I. So you are in Jesus
II. So…you remain in Jesus
John 8:31-36 31 To the Jews who had believed him, Jesus said, “If you hold to my teaching, you are really my disciples. 32 Then you will know the truth, and the truth will set you free.” 33 They answered him, “We are Abraham’s descendants and have never been slaves of anyone. How can you say that we shall be set free?” 34 Jesus replied, “I tell you the truth, everyone who sins is a slave to sin. 35 Now a slave has no permanent place in the family, but a son belongs to it forever. 36 So if the Son sets you free, you will be free indeed.
In the name of Jesus Christ, who has set us free, dear Christian friends,
Some people get set free only to get captured all over again. For example, some forms of dodgeball are played with the rules that if you are hit with a ball or someone catches the ball you throw, you have to sit in “jail” until released. When a teammate catches the other team’s ball, he may choose to have the opponent sit out or set a teammate free. Unfortunately, what so often happens is that teammate gets hit immediately and goes right back to dodgeball jail again…no longer free!
British soldier Horace Greasley escaped from the Nazi camp where he was held during World War II by removing the wooden bars from his cell window and crawling under the fence surrounding the camp. He was free! But he kept returning to camp and captivity…200 times! Knowing he could escape and get what he wanted any time, he was content to give up his complete freedom.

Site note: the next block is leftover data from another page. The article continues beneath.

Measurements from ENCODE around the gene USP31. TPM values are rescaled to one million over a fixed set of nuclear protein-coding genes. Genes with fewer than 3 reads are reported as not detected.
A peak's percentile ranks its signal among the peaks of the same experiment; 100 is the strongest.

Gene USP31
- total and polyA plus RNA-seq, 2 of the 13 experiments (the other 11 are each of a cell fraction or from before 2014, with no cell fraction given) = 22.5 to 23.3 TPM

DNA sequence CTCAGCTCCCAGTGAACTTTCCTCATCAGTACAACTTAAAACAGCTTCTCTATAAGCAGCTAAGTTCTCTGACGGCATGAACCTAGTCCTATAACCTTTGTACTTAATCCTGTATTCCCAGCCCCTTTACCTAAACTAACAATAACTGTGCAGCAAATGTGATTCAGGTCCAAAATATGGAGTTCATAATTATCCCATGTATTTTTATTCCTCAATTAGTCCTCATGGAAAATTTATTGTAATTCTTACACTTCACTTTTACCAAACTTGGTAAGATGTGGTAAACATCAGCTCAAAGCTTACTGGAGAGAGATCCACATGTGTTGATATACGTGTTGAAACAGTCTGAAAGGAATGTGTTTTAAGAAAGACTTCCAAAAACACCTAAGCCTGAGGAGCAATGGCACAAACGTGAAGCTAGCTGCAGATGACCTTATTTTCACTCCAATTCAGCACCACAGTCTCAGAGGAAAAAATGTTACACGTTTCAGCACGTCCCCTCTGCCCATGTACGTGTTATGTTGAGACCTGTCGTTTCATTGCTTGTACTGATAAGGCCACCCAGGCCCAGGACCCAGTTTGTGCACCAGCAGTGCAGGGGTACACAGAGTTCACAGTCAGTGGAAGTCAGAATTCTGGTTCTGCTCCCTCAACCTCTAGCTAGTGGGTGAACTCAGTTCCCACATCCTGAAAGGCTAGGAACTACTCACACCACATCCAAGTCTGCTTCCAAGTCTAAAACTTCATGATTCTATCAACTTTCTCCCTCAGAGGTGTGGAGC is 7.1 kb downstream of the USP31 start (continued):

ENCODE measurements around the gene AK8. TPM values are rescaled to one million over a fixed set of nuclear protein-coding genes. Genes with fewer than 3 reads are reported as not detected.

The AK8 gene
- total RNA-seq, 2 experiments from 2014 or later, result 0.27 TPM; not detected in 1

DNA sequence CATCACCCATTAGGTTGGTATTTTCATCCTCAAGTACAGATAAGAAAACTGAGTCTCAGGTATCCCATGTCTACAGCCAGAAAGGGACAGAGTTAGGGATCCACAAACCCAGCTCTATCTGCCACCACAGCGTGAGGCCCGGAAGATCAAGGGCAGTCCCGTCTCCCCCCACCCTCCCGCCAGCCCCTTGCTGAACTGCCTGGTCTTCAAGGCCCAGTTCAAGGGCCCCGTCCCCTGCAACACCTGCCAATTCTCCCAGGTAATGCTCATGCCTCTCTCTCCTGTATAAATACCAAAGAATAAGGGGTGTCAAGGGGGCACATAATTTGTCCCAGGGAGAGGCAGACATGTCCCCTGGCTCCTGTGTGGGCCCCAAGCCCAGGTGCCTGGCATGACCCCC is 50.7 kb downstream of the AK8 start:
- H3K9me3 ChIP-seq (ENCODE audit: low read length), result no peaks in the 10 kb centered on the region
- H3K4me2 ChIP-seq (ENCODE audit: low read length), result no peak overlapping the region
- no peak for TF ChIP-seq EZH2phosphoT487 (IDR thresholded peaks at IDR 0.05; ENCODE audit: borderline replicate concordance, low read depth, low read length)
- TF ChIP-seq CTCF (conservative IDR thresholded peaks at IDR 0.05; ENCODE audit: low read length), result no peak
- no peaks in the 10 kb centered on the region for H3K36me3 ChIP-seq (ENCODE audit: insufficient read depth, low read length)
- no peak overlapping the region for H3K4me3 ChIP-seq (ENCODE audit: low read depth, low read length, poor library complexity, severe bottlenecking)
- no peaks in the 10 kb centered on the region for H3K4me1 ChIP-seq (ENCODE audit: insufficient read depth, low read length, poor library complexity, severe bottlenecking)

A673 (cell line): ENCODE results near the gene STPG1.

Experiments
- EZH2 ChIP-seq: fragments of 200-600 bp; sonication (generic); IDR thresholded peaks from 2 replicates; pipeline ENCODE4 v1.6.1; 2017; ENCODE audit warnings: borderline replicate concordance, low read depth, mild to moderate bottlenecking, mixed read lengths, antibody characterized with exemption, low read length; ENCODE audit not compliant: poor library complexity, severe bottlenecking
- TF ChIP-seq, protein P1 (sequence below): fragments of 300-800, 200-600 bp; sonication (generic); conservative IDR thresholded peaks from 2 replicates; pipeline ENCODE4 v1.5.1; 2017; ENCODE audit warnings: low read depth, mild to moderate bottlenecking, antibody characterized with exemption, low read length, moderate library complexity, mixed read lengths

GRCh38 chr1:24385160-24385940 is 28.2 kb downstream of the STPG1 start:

If you have ever been set free from a dangerous, difficult, maybe even deadly situation, would you ever want to go back? On this Welcome Home/Reformation Sunday, we focus on being FREE! I. So you are in Jesus II. So…you remain in Jesus.
On this Reformation Sunday, I might be considered something other than a Lutheran preacher if I do not mention Martin Luther. He was a man who knew very well what it meant to be imprisoned and to be set free, not his body from a jail cell, but his soul from the despair of hell. All the years of his upbringing in a strict Roman Catholic home, he was taught that God was only a stern judge who punished those who disobeyed. Luther was taught at home and at church that he could and should try to set himself free by accomplishing a certain amount of good deeds in order to receive God’s favor. A night of sleeping on a cement floor, a time of beating himself with a whip, a period of going without a staple of life may have given Luther the idea he was pleasing God and a feeling of freedom for a short while, but then his next sin imprisoned him once again. It was a vicious, depressing cycle that led Luther to despair.
It was only when the Holy Spirit brought the Word to Luther that then he knew the truth and the truth set him free— the truth that Luther could not save himself, the truth that only Jesus can atone for sin, the truth that freedom is free, but came at a price, the price of Jesus’ holy, precious blood and his innocent suffering and death. Once Luther was free, he did not want to go back to the captivity of his work-righteousness and worked hard to hold on to and hold out the truth so others could be set free as well.
Now look at the situation presented in these words before us. Jesus is talking to the Jews who had believed him. As believers in Jesus as Savior from their sins, they no longer depended on the teaching of work-righteousness which they had learned from little on in their Jewish homes and synagogues. They were free— free from unbelief and its punishment of eternal death in hell!